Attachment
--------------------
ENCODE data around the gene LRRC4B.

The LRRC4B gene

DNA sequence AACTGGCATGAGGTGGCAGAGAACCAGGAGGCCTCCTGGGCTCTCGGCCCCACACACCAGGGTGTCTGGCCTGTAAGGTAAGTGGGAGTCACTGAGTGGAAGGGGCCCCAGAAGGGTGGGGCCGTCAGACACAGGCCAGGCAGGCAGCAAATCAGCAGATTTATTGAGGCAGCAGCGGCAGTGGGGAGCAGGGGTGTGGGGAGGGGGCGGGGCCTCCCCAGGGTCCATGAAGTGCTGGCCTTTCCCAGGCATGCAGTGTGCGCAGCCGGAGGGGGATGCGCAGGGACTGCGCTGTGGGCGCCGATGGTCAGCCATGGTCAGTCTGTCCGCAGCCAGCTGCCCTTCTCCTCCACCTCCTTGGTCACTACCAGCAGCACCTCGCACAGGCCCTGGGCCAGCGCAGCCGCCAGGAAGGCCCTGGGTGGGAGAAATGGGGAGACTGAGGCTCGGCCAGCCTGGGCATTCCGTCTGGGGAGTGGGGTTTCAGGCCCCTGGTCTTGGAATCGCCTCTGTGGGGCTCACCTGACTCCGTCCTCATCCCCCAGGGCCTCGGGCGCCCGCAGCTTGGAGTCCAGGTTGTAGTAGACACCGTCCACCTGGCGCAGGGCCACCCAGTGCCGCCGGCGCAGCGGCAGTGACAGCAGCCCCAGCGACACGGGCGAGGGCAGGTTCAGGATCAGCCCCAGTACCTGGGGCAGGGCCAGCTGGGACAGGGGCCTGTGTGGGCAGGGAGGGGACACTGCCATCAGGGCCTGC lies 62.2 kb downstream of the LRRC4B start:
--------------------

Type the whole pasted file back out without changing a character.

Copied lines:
ENCODE data around the gene LRRC4B.

The LRRC4B gene

DNA sequence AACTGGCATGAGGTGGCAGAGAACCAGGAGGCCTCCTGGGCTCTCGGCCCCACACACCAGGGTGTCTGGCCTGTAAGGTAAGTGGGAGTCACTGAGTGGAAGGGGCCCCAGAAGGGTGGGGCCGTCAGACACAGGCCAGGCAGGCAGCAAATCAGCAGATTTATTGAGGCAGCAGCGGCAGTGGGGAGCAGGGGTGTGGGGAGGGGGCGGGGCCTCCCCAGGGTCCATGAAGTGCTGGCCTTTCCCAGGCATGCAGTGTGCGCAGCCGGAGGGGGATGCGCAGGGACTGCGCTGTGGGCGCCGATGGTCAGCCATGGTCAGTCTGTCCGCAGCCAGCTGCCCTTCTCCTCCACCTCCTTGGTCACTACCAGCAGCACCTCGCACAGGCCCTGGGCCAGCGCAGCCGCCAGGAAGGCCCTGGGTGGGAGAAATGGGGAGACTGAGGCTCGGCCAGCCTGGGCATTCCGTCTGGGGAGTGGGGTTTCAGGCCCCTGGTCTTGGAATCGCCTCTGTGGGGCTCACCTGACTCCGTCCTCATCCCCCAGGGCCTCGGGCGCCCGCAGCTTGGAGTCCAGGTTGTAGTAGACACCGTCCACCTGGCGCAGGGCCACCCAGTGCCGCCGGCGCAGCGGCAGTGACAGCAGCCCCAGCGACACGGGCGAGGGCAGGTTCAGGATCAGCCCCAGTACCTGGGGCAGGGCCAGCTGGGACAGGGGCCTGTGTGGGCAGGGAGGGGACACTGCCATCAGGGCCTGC lies 62.2 kb downstream of the LRRC4B start: